For some people, an addiction to illicit substances can become an unwanted but necessary way of life. Certain people, despite seeking treatment for recovery, are unable to find the appropriate treatment plan and as a consequence fail to respond to medications. This leaves a large section of the population yearning for better medical facilities or new treatment methods to help ease their symptoms. Researchers are constantly trying to find ways to put an end to addiction and associated challenges. In the same vein, finally, a promising remedy called, transcranial magnetic stimulation (TMS) therapy, has come in the news which could prove fruitful in treating such people.
Approved by the Food and Drug Association (FDA), and recognized as an effective therapy for depression and other mental disorders by the John Hopkins Hospital, TMS can now be used for addiction treatment as well. A non-invasive outpatient procedure, it affects the brain’s limbic system that is known to regulate cravings, by creating a magnetic field that produces a small electric current in a specific part of the brain.
The effectiveness of the therapy was tested in a pilot study, where repetitive TMS (rTMS) was shown to reduce cocaine consumption and compulsive drug-seeking behaviors. Called the “first step toward opening a neurobiological treatment for cocaine addiction,” Antonello Bonci, co-author, called the treatment a breakthrough in treating cocaine addiction.
The study observed 32 participants addicted to cocaine for 29 days. They were randomly assigned to either the experimental group offering rTMS or to a control group offering traditional addiction therapy. Post their treatment, each of the participant was followed up for 63 days during which all of them received rTMS. Each rTMS session lasts for about 30 to 60 minutes and does not require either anesthesia or sedation.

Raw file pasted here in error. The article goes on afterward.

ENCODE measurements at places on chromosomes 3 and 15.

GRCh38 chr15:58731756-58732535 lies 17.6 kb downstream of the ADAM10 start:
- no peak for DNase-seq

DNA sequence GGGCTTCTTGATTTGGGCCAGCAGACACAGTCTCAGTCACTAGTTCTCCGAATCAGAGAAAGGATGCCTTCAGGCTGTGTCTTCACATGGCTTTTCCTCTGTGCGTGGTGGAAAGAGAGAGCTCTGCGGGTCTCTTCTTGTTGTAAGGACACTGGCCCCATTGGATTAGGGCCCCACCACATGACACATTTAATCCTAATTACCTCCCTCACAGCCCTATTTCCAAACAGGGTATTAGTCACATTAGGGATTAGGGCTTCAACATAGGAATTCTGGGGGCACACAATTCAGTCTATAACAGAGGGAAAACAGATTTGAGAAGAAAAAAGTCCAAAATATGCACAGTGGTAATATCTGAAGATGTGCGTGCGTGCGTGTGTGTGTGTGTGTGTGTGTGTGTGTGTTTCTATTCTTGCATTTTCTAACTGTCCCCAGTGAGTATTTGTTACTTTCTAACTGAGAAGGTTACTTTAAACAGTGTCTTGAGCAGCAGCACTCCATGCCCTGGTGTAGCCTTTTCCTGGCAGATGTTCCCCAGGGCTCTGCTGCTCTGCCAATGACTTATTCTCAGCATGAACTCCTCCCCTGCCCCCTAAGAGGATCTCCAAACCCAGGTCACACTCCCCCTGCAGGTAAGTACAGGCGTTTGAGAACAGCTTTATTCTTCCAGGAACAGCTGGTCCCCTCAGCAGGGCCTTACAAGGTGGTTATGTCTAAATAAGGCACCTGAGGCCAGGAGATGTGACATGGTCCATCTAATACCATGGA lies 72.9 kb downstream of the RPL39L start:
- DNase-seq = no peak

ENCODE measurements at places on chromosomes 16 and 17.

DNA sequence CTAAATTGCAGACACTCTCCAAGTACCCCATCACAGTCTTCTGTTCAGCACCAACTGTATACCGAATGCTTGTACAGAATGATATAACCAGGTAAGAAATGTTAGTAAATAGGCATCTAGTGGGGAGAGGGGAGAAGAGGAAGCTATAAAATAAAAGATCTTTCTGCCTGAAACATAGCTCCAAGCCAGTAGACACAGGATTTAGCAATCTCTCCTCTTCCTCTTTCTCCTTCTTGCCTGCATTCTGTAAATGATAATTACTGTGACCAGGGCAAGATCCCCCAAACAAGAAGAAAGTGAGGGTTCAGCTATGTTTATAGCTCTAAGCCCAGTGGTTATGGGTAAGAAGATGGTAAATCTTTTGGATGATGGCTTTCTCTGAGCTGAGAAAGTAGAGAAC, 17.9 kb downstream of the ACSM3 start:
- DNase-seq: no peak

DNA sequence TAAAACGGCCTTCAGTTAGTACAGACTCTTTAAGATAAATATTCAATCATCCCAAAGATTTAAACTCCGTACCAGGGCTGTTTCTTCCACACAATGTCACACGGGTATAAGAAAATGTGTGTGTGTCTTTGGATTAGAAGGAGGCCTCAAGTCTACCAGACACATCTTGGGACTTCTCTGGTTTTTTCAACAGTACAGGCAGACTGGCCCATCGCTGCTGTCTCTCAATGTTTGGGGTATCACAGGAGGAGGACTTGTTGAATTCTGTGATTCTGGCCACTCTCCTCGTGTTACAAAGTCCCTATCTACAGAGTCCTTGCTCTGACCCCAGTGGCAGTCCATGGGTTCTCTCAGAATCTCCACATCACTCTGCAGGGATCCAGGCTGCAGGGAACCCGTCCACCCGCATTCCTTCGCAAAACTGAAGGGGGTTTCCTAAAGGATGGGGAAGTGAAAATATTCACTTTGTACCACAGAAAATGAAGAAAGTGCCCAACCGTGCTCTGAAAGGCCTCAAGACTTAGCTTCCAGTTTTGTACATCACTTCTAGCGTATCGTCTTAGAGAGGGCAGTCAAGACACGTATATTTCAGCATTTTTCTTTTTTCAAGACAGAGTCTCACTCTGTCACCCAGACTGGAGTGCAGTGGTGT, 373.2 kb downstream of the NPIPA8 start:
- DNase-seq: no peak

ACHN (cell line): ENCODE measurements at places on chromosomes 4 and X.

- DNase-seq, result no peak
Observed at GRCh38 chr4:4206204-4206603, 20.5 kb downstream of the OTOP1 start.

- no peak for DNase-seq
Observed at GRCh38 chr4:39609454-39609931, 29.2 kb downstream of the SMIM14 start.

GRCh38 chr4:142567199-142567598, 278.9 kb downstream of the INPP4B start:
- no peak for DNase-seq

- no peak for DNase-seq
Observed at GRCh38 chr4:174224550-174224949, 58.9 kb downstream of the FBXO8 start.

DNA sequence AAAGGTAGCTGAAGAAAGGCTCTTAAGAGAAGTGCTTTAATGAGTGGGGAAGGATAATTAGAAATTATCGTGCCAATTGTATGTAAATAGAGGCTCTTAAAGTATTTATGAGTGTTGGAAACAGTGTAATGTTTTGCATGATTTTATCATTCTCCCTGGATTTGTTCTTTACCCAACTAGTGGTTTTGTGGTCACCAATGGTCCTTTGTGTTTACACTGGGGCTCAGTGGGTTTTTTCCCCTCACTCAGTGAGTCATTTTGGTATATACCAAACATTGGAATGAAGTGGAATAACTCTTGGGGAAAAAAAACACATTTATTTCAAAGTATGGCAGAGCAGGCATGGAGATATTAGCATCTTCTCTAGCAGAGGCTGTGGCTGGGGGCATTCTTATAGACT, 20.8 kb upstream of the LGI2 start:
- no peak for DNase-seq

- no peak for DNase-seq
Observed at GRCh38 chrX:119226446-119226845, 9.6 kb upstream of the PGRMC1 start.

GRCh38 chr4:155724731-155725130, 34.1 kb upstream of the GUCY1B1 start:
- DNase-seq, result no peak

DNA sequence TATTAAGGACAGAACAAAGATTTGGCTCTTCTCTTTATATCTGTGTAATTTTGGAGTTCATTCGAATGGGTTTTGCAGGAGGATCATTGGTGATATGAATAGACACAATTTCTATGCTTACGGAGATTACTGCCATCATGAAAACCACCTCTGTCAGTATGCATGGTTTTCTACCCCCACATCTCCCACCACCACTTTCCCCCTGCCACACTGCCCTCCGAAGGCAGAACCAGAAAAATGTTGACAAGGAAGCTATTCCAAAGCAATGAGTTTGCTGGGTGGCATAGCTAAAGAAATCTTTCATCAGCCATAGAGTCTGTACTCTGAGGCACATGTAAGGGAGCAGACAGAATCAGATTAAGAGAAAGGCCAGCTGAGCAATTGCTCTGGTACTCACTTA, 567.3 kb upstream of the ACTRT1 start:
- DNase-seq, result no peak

Although the findings observed no adverse long-term side effects, there were significantly higher number of cocaine-free urine drug tests and significantly lower cocaine cravings in the experimental group. Additionally, individuals in the control group who were offered rTMS therapy in the follow up also reported favorable outcomes.
The stimulation procedure involves applying altering magnetic fields to the patient’s prefrontal cortex in the brain. During the therapy session, light-sensitive proteins are introduced into the brain, which are then activated with the help of light beams. The magnetic fields stimulate the cells in the brain restoring normal function in the affected areas.
Traditional treatment options for cocaine addiction have produced mixed results, therefore, TMS provides a new hope in addressing drug cravings. Though it is not known if rTMS works best as a single treatment or in combination with traditional treatments involving medication and/or psychotherapy, more research is required to determine its effectiveness.
Cocaine usage affected an estimated 1.9 million people (aged 12 years and above) in the past year, according to the National Survey on Drug Use and Health (NSDUH) 2016. Associated with impairment of decision-making abilities and deficit in cognitive performance, cocaine abuse can lead to severe physical and psychological symptoms in individuals. A cocaine overdose can lead to respiratory failure, heart failure, seizure and stroke.
Once consumed, cocaine is known to stimulate the brain’s key pleasure centers and heighten the sense of euphoria among its users. Long-term usage of cocaine is known to alter a user’s brain chemistry and foster drug dependency and addiction. Classified as a Schedule II drug by the FDA, cocaine abuse can be fatal for its users.
A chronic disease, addiction to drugs, including cocaine, affects women differently than men. According to a 2017 study, hormonal fluctuations in women make them particularly vulnerable to the addictive properties of cocaine. Often finding it harder to quit and recover, women face barriers in getting help, tend to progress faster in addiction, and experience more addiction-related mental health issues.
A leading women drug rehab in Arizona, Sovereign Health offers its patients individualized and comprehensive treatment for substance abuse, mental health and co-occurring disorders. Basis the duration and severity of a patient’s symptoms, treatment for cocaine addiction may include medically-supervised detoxification, individual and group therapy, or experiential therapies.
For more information on our evidence-based treatment programs or to locate the finest drug rehab facilities for women near you, call our 24/7 helpline. You can even chat online with our counselors for immediate assistance.